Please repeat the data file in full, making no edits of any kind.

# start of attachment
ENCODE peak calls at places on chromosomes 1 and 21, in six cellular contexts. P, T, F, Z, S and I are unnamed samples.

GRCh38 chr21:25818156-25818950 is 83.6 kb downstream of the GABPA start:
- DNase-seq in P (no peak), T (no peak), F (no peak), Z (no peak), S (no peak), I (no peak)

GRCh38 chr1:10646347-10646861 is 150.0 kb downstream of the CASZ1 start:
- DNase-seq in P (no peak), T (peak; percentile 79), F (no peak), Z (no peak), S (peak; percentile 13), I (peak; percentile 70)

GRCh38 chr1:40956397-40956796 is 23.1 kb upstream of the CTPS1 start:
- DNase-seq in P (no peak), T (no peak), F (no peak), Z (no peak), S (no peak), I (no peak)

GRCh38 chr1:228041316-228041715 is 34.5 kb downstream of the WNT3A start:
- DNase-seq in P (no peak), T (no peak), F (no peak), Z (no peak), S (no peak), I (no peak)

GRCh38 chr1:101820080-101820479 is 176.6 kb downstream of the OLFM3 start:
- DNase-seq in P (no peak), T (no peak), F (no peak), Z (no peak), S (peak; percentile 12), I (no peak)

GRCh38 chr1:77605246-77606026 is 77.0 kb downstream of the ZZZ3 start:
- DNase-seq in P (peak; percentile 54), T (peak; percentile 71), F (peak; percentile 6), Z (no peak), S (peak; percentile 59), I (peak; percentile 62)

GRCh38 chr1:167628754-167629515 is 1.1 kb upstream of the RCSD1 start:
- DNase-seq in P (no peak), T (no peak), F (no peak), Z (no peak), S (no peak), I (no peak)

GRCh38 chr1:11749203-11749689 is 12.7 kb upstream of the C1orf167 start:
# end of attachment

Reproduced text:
ENCODE peak calls at places on chromosomes 1 and 21, in six cellular contexts. P, T, F, Z, S and I are unnamed samples.

GRCh38 chr21:25818156-25818950 is 83.6 kb downstream of the GABPA start:
- DNase-seq in P (no peak), T (no peak), F (no peak), Z (no peak), S (no peak), I (no peak)

GRCh38 chr1:10646347-10646861 is 150.0 kb downstream of the CASZ1 start:
- DNase-seq in P (no peak), T (peak; percentile 79), F (no peak), Z (no peak), S (peak; percentile 13), I (peak; percentile 70)

GRCh38 chr1:40956397-40956796 is 23.1 kb upstream of the CTPS1 start:
- DNase-seq in P (no peak), T (no peak), F (no peak), Z (no peak), S (no peak), I (no peak)

GRCh38 chr1:228041316-228041715 is 34.5 kb downstream of the WNT3A start:
- DNase-seq in P (no peak), T (no peak), F (no peak), Z (no peak), S (no peak), I (no peak)

GRCh38 chr1:101820080-101820479 is 176.6 kb downstream of the OLFM3 start:
- DNase-seq in P (no peak), T (no peak), F (no peak), Z (no peak), S (peak; percentile 12), I (no peak)

GRCh38 chr1:77605246-77606026 is 77.0 kb downstream of the ZZZ3 start:
- DNase-seq in P (peak; percentile 54), T (peak; percentile 71), F (peak; percentile 6), Z (no peak), S (peak; percentile 59), I (peak; percentile 62)

GRCh38 chr1:167628754-167629515 is 1.1 kb upstream of the RCSD1 start:
- DNase-seq in P (no peak), T (no peak), F (no peak), Z (no peak), S (no peak), I (no peak)

GRCh38 chr1:11749203-11749689 is 12.7 kb upstream of the C1orf167 start: